Insipid days may be ahead for the sugar industry, as the proposed date for a tax on sugar-sweetened beverages looms.
With producers, such as Illovo and Tongaat Hulett, already showing strain amid a severe drought and weak local economic conditions, the possibility of a drop in sugar consumption could be too much for the sector to bear.
Finance Minister Pravin Gordhan announced in his budget speech that the tax could come into effect from April 1 2017. The 20% tax will apply to all nonalcoholic sugar-sweetened beverages, such as still and carbonated soft drinks, fruit juices, energy drinks, iced tea and cordials.
Absa economists said the tax could lead to a decline in sugar usage, which would drop the price of sugar, and thus affect the industry negatively.
Other JSE-listed companies that stand to be affected include Tiger Brands, Pioneer Foods, Bowler Metcalf and SABMiller.
Tiger owns brands such as Oros and Energade. Pioneer Foods has exposure through Liqui-Fruit, Ceres and Fruitree; while Bowler Metcalf has a division called SoftBev, which includes brands such as Pepsi, Jive, Capri Sun and Coo-ee. As part of Coca-Cola Beverages Africa (CCBA), SABMiller is the largest bottler of Coca-Cola products in Africa.
Companies have a tough choice ahead. They could choose to absorb the costs associated with the tax, or pass them on to consumers.
They could also choose to reduce the amount of sugar in their drinks, but consumer tastes indicate that the sweeter beverages are more popular.
A new paper published in The Lancet Diabetes & Endocrinology highlights that the global diet is getting sweeter, particularly when it comes to beverages. Consumption of sugar-sweetened beverages is rising fastest in low-and middle-income countries in Latin America, the Caribbean, Africa, the Middle East, Asia and Oceania.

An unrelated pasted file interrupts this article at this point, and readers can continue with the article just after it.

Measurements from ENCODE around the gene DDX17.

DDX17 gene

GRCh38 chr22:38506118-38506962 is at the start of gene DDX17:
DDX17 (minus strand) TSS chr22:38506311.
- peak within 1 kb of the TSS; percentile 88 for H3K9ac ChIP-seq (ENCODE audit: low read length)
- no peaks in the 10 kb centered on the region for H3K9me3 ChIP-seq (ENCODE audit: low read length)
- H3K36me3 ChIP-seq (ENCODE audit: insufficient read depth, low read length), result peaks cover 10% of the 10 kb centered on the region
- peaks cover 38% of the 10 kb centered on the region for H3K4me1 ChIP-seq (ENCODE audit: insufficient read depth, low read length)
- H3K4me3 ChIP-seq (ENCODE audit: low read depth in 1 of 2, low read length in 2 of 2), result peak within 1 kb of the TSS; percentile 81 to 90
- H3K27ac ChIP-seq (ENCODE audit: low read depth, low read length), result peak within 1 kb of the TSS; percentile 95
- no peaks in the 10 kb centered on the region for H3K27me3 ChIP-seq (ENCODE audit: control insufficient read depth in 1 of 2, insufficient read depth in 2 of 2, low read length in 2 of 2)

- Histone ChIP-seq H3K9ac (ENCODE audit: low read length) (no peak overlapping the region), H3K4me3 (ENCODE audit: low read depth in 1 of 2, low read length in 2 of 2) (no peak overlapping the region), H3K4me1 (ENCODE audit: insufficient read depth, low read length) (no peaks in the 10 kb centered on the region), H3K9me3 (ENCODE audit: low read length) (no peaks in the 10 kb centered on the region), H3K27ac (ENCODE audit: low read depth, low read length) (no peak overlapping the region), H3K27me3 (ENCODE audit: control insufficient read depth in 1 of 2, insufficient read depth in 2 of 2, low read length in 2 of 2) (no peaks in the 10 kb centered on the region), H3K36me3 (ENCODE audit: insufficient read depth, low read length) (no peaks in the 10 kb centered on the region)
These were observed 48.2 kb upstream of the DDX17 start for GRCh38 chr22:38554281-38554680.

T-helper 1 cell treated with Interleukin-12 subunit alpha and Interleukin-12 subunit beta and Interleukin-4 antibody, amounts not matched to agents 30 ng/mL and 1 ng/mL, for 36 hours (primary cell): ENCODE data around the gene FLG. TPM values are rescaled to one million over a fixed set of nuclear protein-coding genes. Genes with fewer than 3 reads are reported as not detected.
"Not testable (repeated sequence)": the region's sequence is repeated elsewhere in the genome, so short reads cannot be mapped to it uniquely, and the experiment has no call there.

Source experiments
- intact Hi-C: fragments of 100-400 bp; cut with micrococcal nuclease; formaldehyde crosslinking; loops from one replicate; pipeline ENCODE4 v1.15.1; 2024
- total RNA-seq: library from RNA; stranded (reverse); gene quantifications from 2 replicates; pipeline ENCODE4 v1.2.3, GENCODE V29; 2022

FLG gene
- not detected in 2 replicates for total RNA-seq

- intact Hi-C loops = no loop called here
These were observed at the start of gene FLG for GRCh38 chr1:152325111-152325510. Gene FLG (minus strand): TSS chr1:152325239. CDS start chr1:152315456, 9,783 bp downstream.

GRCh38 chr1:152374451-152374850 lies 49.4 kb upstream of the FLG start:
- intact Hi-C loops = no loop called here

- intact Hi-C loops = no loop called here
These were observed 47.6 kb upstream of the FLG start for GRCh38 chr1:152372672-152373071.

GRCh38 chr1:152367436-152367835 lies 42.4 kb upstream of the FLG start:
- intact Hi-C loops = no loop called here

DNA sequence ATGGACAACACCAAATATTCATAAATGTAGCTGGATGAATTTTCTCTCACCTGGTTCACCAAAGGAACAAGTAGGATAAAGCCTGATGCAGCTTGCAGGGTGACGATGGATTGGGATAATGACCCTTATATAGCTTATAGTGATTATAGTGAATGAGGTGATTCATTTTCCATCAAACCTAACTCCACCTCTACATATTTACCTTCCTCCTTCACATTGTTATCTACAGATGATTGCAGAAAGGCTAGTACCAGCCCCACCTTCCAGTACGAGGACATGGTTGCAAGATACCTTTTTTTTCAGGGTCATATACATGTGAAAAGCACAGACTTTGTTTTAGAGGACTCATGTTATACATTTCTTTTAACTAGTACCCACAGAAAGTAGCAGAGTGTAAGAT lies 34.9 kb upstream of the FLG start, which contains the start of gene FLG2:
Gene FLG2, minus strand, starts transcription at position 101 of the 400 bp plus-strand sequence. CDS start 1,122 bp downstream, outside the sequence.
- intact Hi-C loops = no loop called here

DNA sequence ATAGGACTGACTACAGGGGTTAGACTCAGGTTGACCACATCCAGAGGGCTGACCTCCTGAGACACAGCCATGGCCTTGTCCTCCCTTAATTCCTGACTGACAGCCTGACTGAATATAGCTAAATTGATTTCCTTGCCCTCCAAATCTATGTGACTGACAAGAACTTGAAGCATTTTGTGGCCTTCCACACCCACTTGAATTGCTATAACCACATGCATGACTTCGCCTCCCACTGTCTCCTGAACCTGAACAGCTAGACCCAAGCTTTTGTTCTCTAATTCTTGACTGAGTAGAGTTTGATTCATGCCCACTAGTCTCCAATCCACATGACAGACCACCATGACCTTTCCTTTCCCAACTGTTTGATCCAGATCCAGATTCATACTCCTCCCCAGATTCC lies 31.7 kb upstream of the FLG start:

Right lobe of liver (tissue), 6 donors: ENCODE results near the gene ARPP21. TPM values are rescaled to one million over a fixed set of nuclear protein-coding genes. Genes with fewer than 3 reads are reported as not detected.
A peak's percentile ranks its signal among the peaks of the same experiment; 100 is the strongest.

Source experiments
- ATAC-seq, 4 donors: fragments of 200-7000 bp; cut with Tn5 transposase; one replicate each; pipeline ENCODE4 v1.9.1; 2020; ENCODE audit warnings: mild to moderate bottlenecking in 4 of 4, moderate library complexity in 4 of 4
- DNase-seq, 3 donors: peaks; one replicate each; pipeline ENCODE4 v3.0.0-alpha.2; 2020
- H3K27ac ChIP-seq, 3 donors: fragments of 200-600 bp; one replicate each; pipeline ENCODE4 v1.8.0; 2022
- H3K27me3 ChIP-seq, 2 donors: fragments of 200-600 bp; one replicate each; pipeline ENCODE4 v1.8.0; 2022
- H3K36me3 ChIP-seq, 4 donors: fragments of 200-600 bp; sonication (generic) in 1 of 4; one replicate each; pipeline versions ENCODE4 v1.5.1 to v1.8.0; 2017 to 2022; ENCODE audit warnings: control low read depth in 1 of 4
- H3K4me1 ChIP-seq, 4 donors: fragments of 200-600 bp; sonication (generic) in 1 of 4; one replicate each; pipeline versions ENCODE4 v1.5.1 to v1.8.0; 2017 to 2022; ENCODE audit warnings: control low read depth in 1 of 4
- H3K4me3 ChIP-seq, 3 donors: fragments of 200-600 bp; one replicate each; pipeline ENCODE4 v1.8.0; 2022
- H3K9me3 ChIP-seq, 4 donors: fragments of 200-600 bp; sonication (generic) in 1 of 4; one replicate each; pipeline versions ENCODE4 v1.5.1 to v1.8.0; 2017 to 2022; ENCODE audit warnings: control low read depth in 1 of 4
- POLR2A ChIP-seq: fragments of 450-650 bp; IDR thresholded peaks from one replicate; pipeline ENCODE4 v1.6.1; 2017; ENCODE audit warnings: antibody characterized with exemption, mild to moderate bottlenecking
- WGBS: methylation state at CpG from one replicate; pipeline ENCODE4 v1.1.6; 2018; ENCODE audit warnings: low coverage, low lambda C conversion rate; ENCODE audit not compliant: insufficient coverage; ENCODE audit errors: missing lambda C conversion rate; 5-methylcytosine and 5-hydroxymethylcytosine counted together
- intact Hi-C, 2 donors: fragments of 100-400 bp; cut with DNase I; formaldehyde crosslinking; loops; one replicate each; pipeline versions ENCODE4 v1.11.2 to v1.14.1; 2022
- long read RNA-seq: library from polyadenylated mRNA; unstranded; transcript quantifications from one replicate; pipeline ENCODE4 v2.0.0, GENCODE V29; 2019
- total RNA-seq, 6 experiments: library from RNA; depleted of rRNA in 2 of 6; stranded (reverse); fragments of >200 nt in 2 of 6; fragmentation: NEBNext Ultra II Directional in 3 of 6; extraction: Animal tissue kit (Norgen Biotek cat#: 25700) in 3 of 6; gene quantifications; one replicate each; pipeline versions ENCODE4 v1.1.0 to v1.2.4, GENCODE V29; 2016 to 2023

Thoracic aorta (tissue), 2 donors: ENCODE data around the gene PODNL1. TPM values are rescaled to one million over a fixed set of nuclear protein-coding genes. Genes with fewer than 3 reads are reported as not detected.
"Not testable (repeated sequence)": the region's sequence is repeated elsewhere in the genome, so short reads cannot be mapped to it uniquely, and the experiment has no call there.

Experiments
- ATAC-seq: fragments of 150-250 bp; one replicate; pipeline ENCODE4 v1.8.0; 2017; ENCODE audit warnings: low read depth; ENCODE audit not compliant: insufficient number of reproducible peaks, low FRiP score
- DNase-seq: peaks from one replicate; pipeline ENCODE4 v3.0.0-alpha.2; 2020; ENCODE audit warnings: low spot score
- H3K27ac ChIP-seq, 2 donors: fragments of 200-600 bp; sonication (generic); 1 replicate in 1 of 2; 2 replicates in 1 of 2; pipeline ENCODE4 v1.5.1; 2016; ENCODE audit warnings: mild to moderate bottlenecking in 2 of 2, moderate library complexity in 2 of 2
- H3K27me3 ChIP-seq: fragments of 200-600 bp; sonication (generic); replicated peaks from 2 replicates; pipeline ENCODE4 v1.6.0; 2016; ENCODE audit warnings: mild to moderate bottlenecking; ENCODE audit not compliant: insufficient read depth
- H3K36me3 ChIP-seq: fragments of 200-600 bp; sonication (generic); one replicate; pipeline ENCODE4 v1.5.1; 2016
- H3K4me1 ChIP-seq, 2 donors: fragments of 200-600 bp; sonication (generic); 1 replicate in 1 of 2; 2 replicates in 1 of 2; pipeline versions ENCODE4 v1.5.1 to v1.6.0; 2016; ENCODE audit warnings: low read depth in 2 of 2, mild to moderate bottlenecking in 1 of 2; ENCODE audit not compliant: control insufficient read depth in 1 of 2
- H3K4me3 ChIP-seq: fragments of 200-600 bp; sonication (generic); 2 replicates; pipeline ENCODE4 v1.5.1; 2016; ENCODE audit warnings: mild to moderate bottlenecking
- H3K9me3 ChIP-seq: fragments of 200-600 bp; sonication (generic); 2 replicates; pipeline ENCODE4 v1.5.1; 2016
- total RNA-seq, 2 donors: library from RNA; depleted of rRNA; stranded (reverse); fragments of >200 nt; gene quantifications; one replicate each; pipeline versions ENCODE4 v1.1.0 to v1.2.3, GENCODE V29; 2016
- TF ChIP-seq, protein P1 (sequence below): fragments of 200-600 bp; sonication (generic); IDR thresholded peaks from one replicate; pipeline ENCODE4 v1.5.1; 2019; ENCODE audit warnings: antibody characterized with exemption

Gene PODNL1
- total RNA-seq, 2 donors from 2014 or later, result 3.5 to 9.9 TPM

KPMG chief economist and director Lullu Krugel said there were wide-spread concerns about public health, growing levels of obesity and diabetes, high sugar-consumption and the associated costs in SA.
“However, before a solution can be introduced, a solid behavioural and economic analysis is necessary to ensure that consumers react as intended and the benefits of the regulatory change outweigh the costs.”
Krugel said a sugar tax came with some unintended consequences.
Mexico, which introduced a sugar tax last year, has reported that 1,700 jobs have been lost.
Researchers there said the tax had a disproportionate effect on lower-income households and a smaller effect on obese individuals, thus missing the target market.
Denmark, for example, introduced a tax on saturated fat in food products. The purpose of the tax was to decrease the risk of lifestyle-related diseases. Denmark eventually repealed the tax for a variety of reasons including the administrative burden and the emergence of cross-border shopping.
Krugel said although it had not been stated, the South African government could be introducing the tax to increase its coffers.
“But the revenue they could get from such a tax could be quite small. Currently, the government gets about R10bn from the tax on liquor and R12bn from the tax on cigarettes. The sugar tax will likely bring in about R2bn,” she said.
“There are indications that the sin tax for liquor and cigarettes may be working, but that’s because they have come with a number of added interventions. Education initiatives have a better effect,” Krugel said.
Beverage Association of SA executive director Mapule Ncanywa said the selective application of a sugar tax was not the answer.
“We recognise there is a problem and are fully committed to being part of the solution, but to implement a tax on beverages without first fully studying the likely health and economic impacts locally, and taking international leanings into account, is something we oppose,” Ncanywa said.
South African Sugar Association executive director Trix Trikam said the industry would engage closely with the government to understand its thinking and intentions.